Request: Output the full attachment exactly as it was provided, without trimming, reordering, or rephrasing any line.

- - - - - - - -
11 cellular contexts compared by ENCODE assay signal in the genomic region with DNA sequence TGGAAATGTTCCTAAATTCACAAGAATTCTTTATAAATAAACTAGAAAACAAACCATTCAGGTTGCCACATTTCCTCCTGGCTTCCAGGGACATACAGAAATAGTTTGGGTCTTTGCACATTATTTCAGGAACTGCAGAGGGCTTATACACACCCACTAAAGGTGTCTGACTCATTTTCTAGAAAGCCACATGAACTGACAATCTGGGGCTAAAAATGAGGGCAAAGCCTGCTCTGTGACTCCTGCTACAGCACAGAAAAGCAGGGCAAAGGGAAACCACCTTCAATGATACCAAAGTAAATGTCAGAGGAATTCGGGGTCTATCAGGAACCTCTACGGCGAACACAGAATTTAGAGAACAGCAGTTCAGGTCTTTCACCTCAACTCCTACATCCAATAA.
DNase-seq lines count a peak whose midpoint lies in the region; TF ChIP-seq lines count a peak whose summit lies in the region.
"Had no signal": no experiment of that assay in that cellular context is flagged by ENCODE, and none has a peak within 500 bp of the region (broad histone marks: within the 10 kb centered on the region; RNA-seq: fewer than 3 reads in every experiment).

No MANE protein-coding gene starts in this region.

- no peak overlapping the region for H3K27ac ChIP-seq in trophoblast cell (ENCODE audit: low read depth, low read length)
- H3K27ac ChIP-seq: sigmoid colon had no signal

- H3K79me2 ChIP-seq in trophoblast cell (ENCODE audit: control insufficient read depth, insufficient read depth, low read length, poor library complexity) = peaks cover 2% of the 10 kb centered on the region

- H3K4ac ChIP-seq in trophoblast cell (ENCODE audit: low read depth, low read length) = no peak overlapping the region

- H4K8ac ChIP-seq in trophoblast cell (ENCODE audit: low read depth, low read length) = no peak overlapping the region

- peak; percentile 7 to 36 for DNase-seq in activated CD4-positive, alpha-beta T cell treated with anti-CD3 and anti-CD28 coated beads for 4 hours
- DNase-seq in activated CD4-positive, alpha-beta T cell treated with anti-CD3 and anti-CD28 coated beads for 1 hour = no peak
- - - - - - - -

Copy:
11 cellular contexts compared by ENCODE assay signal in the genomic region with DNA sequence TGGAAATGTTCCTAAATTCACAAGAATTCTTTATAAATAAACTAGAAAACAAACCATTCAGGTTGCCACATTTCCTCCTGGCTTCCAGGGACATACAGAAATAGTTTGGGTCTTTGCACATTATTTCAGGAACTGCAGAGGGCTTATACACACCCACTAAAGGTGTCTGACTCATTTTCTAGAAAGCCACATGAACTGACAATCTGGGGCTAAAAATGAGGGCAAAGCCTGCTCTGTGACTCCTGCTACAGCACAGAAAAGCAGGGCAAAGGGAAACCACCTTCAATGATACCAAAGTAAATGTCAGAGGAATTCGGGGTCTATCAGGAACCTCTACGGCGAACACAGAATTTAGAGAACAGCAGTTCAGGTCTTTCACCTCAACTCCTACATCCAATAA.
DNase-seq lines count a peak whose midpoint lies in the region; TF ChIP-seq lines count a peak whose summit lies in the region.
"Had no signal": no experiment of that assay in that cellular context is flagged by ENCODE, and none has a peak within 500 bp of the region (broad histone marks: within the 10 kb centered on the region; RNA-seq: fewer than 3 reads in every experiment).

No MANE protein-coding gene starts in this region.

- no peak overlapping the region for H3K27ac ChIP-seq in trophoblast cell (ENCODE audit: low read depth, low read length)
- H3K27ac ChIP-seq: sigmoid colon had no signal

- H3K79me2 ChIP-seq in trophoblast cell (ENCODE audit: control insufficient read depth, insufficient read depth, low read length, poor library complexity) = peaks cover 2% of the 10 kb centered on the region

- H3K4ac ChIP-seq in trophoblast cell (ENCODE audit: low read depth, low read length) = no peak overlapping the region

- H4K8ac ChIP-seq in trophoblast cell (ENCODE audit: low read depth, low read length) = no peak overlapping the region

- peak; percentile 7 to 36 for DNase-seq in activated CD4-positive, alpha-beta T cell treated with anti-CD3 and anti-CD28 coated beads for 4 hours
- DNase-seq in activated CD4-positive, alpha-beta T cell treated with anti-CD3 and anti-CD28 coated beads for 1 hour = no peak